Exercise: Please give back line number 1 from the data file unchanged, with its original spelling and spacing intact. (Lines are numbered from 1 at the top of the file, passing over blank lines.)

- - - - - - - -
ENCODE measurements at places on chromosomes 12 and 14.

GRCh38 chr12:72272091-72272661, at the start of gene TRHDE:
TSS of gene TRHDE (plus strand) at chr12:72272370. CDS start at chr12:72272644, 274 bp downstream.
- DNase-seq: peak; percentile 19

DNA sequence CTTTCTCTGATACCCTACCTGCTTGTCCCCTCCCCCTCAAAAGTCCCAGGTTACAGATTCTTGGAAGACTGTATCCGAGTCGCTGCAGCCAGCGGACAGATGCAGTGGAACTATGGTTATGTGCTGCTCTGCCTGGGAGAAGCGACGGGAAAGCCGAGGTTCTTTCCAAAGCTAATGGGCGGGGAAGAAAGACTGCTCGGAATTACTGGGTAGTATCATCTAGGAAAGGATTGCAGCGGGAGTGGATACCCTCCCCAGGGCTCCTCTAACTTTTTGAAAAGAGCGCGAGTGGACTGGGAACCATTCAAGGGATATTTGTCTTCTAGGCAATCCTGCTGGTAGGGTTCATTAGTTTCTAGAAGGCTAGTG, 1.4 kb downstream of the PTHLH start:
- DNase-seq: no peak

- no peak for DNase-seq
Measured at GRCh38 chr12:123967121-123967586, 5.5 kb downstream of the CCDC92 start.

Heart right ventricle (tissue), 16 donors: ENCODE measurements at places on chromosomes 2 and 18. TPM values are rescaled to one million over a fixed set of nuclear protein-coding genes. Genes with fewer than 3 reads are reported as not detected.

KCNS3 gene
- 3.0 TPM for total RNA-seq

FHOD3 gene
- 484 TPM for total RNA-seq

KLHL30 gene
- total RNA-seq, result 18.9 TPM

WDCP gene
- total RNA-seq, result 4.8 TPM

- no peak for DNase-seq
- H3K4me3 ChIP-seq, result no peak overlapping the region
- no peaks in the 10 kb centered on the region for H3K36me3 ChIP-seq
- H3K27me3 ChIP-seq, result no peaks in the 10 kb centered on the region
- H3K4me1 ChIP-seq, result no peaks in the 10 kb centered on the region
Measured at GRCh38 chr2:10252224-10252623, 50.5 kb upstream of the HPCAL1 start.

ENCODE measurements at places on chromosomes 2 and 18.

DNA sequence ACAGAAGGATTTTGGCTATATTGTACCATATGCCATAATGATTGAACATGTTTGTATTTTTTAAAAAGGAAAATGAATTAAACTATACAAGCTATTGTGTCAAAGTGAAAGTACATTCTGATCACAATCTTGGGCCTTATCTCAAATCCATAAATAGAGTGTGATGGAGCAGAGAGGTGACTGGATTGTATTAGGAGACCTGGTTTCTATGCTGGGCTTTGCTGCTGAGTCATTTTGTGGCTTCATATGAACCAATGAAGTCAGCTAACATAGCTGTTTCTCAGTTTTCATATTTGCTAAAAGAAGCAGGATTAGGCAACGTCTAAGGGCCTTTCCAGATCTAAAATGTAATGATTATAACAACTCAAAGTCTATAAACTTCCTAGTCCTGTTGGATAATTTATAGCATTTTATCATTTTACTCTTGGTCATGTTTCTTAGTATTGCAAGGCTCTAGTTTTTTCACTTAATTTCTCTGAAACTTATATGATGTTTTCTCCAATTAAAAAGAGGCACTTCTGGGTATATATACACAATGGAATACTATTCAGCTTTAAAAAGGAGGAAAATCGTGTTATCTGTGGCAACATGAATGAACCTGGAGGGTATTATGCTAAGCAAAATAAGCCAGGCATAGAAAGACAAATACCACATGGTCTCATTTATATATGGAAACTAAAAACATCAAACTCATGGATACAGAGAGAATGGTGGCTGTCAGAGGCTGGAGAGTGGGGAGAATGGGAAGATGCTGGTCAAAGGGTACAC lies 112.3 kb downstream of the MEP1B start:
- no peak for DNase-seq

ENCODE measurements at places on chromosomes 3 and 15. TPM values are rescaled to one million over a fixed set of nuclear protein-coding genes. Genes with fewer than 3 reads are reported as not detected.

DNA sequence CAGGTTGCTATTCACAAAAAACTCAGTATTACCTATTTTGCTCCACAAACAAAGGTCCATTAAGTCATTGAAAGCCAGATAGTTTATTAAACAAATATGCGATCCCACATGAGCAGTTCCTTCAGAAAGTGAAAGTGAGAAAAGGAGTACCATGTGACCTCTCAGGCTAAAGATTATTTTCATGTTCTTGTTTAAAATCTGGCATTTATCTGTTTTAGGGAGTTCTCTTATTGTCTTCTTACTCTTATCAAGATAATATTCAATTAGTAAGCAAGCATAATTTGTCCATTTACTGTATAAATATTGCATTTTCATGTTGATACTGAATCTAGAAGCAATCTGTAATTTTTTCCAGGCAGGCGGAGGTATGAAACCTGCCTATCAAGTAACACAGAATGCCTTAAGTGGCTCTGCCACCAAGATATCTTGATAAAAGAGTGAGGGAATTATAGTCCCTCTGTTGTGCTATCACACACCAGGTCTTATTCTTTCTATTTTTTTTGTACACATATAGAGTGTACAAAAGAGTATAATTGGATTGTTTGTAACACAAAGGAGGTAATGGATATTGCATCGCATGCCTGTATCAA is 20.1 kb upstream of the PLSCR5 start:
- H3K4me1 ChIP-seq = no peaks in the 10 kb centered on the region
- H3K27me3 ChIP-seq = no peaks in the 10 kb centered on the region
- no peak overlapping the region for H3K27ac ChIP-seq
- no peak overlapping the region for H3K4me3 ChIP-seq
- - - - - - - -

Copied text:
ENCODE measurements at places on chromosomes 12 and 14.